Archive for the ‘Blogger Relations’ Category

How to Increase Your Guest Blogging Response Rate

Today’s Guest Post comes from one of our favorite BuzzStream customers, Adrienne Erin. Adrienne is a writer and outreach specialist at WebpageFX. Outside of work, she loves travel, practicing her French, and baking cookies.

Guest blogging has become the cornerstone of link building. Love it or hate it, chances are that if you need to build links for your own site or a client’s, you’re going to need to get in the guest blogging game. And once you jump into it, if you’re at all competitive like I am, you’ll want to do all you can to get better and better at it.

How do you get better at guest blogging? Well, improving the quality of your writing and the quality of your connections are both great, but they’re not always the most measurable of traits or easy to judge when you’re getting better. I’m a fan of numbers. And response rate is a number you can really sink your teeth into.

If you’re stuck in a rut of firing off email after email offering to guest blog and getting few positive responses, perhaps it’s time to reexamine your approach. Here are six simple tips to help you increase your guest blogging response rate. Go on, feed your competitive side. You know you want to.

Response Rate vs. Positive Response Rate

Too many people send off emails soliciting guest blog spots willy nilly without tracking which blogs they’ve approached before or what the answer was. It’s much smarter – and much more efficient – to track our response rate. Start a spreadsheet in Excel or Google Docs with the name of the blog you’ve approached, the date you sent the email, the response and any other notes you need to keep on top of things. If you’re using templates, BuzzStream can also track your response rate for you.

If you’re keeping track for yourself using a spreadsheet, when you receive a response to your query, record the answer you get – yes or no – in the line for that contact. After sending a few emails, you can determine your response rate. Divide the total number of responses by the total number of queries you’ve sent out. For example, if you’ve sent out ten queries and get four replies, your response rate is 40 percent. As your response rate trends up or down, you can see when your approach is working and when it’s not. If you’re working with a team, you can track everyone’s response rate to inspire some friendly competition.

outreach response rates

Positive response rate, determined by dividing only your positive responses by the total number of emails, is perhaps an even more telling statistic. This number will be lower than your response rate (unless no one ever tells you no!), so don’t be discouraged when you see it.

In my opinion, both types of response rate are very important to track and measure. After all, in the world of email inundation and countless distractions, it’s far easier to just ignore or delete an email than to take the time to respond. A negative response isn’t always a terrible thing. Perhaps your idea just isn’t there yet, or the blogger has a full editorial calendar at the moment. Something about your message still compelled a response, and that “no” you just got might really mean “not right now.”

1. Work Your Way Up the Ladder

If you’d never run for office before, would you start your political career with a run for president? No. You’d run for a few local offices, then the state level and so on. The world of guest blogging is similar, with perhaps the biggest exception being if you already run a popular blog. Don’t start by querying big names like Smashing Magazine or Search Engine Land if you have never guest posted before. With nothing to show for the quality of your writing, the answer will most likely be silence.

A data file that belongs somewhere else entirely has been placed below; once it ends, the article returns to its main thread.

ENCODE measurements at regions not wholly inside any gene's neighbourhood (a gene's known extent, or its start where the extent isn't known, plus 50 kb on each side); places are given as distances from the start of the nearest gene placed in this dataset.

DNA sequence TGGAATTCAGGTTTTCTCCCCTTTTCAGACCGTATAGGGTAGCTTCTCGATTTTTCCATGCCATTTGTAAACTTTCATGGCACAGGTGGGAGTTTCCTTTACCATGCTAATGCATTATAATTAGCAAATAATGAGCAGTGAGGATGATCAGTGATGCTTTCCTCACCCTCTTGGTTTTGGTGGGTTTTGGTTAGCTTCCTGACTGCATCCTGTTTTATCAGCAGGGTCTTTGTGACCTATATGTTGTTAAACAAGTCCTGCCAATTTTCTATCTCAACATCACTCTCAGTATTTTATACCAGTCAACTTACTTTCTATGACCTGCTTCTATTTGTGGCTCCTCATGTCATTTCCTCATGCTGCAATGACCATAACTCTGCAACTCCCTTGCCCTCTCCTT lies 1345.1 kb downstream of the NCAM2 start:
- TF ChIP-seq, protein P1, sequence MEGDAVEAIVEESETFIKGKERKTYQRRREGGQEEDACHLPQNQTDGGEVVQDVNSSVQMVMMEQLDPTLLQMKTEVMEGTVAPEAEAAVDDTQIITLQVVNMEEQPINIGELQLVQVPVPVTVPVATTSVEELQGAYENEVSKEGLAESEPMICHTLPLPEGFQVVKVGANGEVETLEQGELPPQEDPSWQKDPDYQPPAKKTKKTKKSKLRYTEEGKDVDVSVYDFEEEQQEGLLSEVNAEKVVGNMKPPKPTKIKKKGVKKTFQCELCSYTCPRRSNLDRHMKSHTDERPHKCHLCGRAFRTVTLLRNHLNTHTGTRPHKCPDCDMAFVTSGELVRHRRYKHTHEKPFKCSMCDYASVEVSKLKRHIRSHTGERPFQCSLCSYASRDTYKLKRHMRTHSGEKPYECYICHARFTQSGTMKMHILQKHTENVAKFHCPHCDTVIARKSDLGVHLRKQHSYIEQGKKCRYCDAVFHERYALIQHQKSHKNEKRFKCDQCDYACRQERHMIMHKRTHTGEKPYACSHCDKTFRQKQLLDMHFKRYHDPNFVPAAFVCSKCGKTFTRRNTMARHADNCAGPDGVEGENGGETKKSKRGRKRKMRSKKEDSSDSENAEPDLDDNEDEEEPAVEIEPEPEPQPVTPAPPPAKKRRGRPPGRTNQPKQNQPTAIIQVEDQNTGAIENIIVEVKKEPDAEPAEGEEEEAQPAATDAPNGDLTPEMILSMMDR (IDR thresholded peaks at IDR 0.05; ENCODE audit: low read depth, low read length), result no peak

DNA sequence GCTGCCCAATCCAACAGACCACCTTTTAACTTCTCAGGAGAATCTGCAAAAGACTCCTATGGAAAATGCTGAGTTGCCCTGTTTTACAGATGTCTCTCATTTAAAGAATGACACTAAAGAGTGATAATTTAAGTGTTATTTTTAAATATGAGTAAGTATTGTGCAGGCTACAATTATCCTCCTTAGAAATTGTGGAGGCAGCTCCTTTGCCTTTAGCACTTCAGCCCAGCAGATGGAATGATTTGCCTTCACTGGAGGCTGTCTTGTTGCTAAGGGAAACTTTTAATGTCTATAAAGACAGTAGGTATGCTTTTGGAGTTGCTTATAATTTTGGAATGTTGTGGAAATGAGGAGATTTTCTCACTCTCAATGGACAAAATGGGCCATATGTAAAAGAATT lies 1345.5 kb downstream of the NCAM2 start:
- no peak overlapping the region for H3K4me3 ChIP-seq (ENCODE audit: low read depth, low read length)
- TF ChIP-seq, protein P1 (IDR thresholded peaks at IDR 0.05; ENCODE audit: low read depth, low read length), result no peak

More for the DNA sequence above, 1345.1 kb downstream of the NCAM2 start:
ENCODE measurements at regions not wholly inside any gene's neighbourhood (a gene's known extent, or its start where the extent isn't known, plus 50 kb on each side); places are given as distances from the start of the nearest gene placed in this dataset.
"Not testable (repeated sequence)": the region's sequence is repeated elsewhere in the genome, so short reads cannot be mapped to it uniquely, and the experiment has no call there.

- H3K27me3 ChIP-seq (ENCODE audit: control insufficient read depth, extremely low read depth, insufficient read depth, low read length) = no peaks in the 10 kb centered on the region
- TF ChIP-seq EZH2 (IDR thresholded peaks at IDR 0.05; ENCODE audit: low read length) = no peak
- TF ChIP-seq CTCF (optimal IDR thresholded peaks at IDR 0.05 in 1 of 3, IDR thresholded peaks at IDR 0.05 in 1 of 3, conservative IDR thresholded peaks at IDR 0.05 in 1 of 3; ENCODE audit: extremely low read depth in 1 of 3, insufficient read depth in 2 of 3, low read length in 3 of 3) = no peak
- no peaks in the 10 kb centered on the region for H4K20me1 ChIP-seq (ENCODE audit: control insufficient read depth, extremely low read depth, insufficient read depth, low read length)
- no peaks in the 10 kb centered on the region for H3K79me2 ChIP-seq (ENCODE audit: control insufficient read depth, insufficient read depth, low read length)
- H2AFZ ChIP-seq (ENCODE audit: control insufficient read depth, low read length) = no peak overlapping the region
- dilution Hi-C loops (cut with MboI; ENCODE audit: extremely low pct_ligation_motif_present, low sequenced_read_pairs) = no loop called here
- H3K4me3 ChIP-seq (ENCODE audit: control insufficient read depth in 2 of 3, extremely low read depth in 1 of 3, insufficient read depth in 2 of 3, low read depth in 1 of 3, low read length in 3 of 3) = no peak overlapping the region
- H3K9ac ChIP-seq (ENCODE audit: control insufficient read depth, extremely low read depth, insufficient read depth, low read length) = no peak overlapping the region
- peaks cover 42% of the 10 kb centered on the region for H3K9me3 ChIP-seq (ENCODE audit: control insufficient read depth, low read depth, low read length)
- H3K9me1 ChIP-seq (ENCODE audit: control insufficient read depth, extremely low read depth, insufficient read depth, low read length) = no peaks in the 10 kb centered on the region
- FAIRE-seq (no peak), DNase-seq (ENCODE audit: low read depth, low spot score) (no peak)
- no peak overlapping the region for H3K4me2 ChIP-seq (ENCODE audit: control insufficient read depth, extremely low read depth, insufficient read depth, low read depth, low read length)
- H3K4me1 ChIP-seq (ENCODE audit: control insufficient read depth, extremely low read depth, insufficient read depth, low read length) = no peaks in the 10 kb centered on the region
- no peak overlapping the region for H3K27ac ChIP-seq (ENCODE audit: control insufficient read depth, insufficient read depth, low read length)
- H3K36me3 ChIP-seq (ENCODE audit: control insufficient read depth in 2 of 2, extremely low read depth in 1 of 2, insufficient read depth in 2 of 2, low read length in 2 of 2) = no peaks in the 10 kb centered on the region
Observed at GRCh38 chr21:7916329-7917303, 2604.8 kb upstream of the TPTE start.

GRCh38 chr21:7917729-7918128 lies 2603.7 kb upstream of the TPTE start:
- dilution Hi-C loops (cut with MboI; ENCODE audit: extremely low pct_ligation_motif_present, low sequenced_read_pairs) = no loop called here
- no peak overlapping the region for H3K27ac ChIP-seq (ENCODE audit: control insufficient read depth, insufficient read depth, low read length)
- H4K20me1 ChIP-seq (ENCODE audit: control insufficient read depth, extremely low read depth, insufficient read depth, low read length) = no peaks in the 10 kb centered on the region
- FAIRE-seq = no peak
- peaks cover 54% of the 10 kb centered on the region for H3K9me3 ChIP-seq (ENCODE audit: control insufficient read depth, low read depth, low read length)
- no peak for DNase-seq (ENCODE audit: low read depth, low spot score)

Instead, start with smaller, but well-respected, blogs where you have a better chance of being accepted. Work your way up to bigger blogs, and be sure to continue blogging high-quality content on your own site to prove you have the chops to handle a more important assignment.

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How to Approach Blogger Outreach in a New Market

Todays’s post come from one of our favorite customers, Lexi Mills. Lexi has six years experience in online marketing and communications and spent 2 and a half years at an International SEO Agency becoming an SEO PR specialist.  She now heads up digital for Dynamo PR.

She has designed and implemented PR, SEO link building, and social campaigns in the UK and USA for B2B and B2C clients.  Her client experience covers everything from the music industry to debt, insurance, travel, tech, and luxury goods for both small start-ups and big brands.

Outreach is a tricky game, if you promote yourself too aggressively, you will turn off the very people you were hoping to build relationships with. Having worked in PR and outreach for several years I have relationships in quite a few areas however I was recently set the tasked of building relationships in a new market, specifically with design and decorating blogs for my client Bathrooms.com

Bathrooms.com   Inspiration blog image1

I put a lot of thought into how I would go about doing this and thought it might be useful to share the strategy I mapped out with our head of social for contacting influential bloggers in a new market, so you can apply the tactics we used to your own outreach projects.

After the first few months of implementing the strategy I also went back and quizzed the key bloggers we were speaking to find out which parts of our approach made them want to engage with us.  I have summarized these into 6 key takeaways.